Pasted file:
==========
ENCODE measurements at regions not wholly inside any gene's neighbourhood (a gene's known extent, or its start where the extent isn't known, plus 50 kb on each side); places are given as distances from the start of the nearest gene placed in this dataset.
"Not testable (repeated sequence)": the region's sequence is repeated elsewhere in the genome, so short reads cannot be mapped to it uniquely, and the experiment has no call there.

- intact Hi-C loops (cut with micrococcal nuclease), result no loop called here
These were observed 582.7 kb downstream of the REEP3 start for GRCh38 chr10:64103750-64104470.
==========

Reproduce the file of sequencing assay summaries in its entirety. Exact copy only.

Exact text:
ENCODE measurements at regions not wholly inside any gene's neighbourhood (a gene's known extent, or its start where the extent isn't known, plus 50 kb on each side); places are given as distances from the start of the nearest gene placed in this dataset.
"Not testable (repeated sequence)": the region's sequence is repeated elsewhere in the genome, so short reads cannot be mapped to it uniquely, and the experiment has no call there.

- intact Hi-C loops (cut with micrococcal nuclease), result no loop called here
These were observed 582.7 kb downstream of the REEP3 start for GRCh38 chr10:64103750-64104470.